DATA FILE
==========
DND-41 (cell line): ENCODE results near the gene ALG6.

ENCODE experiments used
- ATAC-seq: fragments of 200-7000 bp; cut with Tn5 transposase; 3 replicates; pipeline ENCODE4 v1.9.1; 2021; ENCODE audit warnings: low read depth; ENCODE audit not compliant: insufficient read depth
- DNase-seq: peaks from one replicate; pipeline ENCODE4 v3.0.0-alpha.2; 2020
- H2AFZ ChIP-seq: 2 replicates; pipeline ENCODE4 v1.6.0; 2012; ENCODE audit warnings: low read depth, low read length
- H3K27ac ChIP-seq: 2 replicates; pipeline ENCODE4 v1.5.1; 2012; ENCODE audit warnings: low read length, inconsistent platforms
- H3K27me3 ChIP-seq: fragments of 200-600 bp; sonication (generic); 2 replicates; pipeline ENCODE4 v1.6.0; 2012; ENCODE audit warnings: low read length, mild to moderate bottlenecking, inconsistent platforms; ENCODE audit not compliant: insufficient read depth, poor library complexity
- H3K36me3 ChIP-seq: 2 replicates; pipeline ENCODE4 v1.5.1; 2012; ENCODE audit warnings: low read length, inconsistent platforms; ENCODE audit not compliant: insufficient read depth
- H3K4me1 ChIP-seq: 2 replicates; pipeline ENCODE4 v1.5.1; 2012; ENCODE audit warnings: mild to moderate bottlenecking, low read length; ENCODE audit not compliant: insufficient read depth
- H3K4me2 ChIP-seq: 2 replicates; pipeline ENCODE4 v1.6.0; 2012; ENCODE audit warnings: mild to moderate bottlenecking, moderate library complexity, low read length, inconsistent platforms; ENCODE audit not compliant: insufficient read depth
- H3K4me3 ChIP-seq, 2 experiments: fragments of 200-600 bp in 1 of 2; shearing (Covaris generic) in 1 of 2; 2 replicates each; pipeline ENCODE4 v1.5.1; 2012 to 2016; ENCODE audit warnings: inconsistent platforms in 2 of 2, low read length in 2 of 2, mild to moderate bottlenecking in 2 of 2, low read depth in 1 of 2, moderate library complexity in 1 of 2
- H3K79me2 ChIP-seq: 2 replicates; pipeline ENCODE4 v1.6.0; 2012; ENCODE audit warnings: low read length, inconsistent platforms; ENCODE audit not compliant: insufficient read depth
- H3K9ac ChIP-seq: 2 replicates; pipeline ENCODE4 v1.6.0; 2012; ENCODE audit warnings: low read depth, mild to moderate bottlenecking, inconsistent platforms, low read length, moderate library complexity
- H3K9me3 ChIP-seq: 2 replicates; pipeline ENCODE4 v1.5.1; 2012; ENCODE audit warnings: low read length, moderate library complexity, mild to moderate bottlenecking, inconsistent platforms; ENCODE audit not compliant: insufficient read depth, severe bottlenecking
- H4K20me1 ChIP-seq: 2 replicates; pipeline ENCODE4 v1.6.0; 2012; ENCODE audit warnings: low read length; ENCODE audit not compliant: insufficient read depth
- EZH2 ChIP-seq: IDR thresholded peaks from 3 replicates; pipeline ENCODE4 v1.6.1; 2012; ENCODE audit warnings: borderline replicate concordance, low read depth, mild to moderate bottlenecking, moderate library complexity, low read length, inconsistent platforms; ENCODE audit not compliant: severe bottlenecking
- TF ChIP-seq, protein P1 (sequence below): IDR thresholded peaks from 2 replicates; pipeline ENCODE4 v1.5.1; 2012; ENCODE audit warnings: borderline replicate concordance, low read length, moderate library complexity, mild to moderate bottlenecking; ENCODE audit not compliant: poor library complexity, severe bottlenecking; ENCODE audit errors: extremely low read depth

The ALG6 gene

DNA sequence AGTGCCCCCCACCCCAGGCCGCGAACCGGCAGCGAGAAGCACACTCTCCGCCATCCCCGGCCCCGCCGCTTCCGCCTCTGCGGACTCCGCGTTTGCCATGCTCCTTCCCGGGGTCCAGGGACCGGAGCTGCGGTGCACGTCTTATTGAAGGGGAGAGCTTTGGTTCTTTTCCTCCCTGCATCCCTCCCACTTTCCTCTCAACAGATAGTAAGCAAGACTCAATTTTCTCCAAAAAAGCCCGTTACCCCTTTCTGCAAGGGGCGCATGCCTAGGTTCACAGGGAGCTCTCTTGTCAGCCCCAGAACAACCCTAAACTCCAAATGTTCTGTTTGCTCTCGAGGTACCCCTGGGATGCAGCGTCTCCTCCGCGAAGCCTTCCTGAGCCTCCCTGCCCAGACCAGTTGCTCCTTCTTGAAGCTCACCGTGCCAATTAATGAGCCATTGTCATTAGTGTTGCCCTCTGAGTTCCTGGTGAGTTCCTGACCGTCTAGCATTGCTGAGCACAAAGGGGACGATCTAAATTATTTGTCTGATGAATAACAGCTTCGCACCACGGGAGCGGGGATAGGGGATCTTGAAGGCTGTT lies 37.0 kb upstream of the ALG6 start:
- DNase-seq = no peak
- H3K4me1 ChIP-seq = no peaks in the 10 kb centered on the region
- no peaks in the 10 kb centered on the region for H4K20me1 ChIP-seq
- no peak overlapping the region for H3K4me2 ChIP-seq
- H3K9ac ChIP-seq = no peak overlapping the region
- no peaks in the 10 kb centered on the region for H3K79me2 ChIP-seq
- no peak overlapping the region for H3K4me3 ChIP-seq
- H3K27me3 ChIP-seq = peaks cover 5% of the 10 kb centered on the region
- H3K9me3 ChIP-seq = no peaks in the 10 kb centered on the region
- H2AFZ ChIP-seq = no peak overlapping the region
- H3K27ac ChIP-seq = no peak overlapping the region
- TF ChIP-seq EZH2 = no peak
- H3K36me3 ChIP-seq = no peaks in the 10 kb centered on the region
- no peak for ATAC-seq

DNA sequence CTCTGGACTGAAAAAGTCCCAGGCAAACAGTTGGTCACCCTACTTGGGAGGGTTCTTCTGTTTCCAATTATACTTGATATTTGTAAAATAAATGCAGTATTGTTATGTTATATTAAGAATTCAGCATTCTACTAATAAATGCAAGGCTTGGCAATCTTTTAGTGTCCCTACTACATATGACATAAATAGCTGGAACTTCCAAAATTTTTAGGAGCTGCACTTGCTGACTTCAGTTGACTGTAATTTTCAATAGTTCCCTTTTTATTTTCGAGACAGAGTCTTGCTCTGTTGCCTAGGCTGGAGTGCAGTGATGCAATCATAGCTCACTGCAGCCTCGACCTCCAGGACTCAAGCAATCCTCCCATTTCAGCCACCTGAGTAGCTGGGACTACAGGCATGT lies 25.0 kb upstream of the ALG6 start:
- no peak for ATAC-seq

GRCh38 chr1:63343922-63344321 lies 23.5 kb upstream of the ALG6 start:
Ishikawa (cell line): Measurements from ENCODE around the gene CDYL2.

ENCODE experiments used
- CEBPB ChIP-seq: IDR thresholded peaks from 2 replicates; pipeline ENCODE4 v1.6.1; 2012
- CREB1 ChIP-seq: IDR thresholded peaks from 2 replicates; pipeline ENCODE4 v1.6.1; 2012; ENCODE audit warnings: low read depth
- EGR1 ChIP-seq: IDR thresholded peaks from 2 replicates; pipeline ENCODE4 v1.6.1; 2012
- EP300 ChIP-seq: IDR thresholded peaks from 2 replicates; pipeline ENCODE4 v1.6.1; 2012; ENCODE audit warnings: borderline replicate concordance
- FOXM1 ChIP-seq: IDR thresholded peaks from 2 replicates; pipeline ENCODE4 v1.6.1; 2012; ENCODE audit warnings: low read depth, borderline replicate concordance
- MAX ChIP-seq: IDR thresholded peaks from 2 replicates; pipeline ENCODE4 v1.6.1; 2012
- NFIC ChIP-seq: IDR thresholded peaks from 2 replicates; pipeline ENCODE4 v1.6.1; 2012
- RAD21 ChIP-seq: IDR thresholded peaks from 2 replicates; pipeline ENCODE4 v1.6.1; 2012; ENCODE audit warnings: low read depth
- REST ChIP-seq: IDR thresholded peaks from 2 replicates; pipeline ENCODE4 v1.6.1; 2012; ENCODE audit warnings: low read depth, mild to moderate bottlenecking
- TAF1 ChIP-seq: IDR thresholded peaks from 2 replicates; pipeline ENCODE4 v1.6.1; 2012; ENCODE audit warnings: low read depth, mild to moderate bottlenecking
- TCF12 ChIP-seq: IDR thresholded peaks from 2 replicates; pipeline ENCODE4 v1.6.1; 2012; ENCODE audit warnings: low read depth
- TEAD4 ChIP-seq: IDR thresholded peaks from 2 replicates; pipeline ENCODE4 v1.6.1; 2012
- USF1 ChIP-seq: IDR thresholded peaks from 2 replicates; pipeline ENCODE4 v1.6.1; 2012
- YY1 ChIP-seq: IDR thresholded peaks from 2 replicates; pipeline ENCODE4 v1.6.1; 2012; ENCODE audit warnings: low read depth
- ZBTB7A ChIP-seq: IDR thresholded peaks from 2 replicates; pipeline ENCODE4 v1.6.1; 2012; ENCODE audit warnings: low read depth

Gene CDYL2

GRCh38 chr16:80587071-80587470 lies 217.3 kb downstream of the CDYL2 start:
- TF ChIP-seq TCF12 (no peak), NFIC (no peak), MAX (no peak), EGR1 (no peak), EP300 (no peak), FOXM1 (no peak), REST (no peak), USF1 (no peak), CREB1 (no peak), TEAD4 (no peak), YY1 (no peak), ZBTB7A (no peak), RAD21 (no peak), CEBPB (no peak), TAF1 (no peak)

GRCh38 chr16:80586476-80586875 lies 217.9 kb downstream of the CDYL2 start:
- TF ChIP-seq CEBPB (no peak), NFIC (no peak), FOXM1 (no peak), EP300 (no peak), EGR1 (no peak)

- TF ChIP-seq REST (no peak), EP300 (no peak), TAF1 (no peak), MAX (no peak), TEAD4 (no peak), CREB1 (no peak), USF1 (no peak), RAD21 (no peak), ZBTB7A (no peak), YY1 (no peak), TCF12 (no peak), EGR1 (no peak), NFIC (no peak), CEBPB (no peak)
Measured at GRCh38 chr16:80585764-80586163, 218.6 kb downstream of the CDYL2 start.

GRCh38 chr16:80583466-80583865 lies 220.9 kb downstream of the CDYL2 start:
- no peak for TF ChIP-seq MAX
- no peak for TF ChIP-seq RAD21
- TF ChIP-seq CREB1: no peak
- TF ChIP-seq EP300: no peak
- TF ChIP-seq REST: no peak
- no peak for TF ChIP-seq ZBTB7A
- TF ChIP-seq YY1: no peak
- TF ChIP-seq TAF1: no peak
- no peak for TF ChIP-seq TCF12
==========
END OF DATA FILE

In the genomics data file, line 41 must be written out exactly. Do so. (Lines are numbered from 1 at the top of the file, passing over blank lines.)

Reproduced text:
- EGR1 ChIP-seq: IDR thresholded peaks from 2 replicates; pipeline ENCODE4 v1.6.1; 2012